StockBeat: JD Sports Thrives as British Land Suffers Through Latest Lockdown

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Investing.com — Two separate reports out of the U.K. threw a harsh, if predictable, spotlight on the outlook for the retail sector this year.

JD (NASDAQ:JD) Sports Fashion (OTC:JDSPY) hit an all-time high with a 4.6% rise after upgrading its profit forecast for the year ending January 31 and, more importantly, predicting another solid increase in profit in the coming year.

The latter part of that guidance is remarkable for two reasons. First, it suggests that there is no end in sight to the trends that drove retail stocks in 2020: an ever-accelerating transition to online channels (which JD has managed with obvious skill), and an increased share in overall retail spending for sports and leisure gear over more formal dress.

Second, it marks a big contrast from the first wave of the pandemic, when all but the boldest companies completely suspended their guidance. In JD’s home market of the U.K. right now, new cases of Covid-19, hospital admissions and deaths are all running at levels well ahead of the 2020 peak, and yet JD appears to have no qualms about forecasting results 13 months ahead.

JD said profit before tax for the current year will be over 400 million pounds ($540 million), more than one-third above the street consensus. Such a big revision so late in the fiscal year is a powerful statement as to the underlying momentum of the business.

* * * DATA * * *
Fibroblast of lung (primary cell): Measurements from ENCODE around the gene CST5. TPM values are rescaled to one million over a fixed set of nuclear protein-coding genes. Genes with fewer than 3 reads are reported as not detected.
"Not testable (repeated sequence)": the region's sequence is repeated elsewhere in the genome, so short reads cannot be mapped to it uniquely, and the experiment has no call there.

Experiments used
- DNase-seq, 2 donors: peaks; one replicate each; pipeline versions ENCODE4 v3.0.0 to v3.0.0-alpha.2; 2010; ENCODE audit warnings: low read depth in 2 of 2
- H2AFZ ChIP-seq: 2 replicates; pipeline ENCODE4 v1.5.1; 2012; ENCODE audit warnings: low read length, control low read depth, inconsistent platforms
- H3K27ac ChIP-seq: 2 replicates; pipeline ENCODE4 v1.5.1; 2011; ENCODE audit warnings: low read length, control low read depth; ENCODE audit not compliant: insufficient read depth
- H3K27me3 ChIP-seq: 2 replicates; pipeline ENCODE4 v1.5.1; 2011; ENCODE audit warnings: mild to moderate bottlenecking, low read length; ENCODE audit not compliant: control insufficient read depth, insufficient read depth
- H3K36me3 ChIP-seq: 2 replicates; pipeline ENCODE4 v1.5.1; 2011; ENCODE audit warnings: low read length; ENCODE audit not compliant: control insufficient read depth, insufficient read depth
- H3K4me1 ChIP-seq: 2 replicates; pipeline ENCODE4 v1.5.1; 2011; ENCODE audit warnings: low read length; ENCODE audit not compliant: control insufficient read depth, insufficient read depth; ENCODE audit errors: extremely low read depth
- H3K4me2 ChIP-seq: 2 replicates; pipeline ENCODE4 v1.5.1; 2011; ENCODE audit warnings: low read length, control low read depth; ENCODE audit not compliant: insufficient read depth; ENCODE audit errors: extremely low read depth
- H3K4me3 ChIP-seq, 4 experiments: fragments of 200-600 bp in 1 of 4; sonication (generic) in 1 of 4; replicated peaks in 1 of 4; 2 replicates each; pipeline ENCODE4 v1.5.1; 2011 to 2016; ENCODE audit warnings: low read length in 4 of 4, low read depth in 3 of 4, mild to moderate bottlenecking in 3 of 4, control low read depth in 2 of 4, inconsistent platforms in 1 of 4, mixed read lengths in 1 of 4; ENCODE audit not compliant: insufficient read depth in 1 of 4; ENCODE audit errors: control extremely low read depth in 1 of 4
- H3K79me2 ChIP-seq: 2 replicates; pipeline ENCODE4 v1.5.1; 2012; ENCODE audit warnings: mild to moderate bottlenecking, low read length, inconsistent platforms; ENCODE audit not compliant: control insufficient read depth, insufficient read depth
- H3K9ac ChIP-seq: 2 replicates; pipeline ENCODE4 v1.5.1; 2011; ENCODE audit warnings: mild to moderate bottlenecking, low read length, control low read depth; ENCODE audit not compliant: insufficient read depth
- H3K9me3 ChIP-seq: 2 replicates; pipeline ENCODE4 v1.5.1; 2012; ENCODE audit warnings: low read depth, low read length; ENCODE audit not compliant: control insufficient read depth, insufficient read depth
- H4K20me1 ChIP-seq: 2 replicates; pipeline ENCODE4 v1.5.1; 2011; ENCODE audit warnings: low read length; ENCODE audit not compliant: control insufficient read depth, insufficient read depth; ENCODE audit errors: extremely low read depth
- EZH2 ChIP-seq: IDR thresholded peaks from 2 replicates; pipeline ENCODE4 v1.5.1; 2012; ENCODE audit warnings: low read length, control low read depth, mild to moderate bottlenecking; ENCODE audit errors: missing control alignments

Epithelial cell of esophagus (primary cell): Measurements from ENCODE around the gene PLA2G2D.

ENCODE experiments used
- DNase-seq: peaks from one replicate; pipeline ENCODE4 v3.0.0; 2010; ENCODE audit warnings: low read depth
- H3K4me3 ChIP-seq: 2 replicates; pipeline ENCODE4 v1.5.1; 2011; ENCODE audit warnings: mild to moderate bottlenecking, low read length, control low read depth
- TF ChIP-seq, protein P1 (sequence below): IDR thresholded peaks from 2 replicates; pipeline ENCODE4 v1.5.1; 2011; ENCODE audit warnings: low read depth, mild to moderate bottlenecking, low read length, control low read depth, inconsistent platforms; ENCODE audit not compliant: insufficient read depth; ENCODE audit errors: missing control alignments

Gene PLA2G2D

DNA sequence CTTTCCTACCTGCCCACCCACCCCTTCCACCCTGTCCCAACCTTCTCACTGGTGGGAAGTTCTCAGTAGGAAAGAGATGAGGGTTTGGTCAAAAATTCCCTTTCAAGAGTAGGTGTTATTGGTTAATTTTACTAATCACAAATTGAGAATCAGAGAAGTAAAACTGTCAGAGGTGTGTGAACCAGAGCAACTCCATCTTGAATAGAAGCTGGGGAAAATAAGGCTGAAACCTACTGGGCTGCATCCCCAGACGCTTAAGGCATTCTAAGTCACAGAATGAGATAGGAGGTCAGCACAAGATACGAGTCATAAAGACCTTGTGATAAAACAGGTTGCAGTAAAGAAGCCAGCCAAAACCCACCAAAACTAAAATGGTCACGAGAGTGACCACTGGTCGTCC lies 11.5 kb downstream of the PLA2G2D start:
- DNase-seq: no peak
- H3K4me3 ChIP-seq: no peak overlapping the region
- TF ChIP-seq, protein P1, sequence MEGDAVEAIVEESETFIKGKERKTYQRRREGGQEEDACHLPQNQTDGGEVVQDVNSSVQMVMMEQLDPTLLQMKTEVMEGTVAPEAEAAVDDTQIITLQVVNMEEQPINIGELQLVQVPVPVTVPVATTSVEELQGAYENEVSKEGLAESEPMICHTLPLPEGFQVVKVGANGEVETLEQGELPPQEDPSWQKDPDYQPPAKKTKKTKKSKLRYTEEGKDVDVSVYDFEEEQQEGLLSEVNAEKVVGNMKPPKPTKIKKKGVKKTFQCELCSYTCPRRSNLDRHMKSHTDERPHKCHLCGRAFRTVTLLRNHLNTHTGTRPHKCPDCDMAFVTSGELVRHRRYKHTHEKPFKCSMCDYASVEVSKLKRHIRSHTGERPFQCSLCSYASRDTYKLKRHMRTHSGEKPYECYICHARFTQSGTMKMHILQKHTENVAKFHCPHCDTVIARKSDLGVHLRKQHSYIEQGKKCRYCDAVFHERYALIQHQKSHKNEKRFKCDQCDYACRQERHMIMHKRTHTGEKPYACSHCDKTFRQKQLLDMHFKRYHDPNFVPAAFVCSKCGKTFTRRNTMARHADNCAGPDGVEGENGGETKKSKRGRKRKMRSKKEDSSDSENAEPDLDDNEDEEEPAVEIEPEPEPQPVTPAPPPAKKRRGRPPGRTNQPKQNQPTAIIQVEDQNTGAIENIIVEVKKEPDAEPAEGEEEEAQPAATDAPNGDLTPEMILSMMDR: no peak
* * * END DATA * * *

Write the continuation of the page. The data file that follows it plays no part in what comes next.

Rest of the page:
It also said it expects pretax profit to rise by between 5%-10% in the coming year, despite assuming that its U.K. stores will remain closed for the next three months.

But investors should avoid rushing to conclude that the broader retail sector is out of the woods. British Land (OTC:BTLCY), the U.K.’s largest commercial landlord, said on Monday that it collected only 46% of rent due from its retail clients in December, as the U.K. government’s pre-Christmas lockdown hit, breaking what had previously been a steadily improving trend.

The company had had to forgive 12% of rent due from retailers in the spring, a number that fell to only 6% in the three months through September and nearly nothing in the subsequent three months. However, as of last Friday, less than one-third of the retail stores in its portfolio were open, and that seems unlikely to improve any time soon, given that the country’s chief medical officer Chris Whitty warned on national radio Monday that “The next few weeks are going to be the worst weeks of this pandemic.”

That all suggests that more distress on Main Street is likely in the short run – a factor that JD, among others, appears to have anticipated already last month by abandoning its plans to rescue Debenhams, a fashion retailer in long-term decline.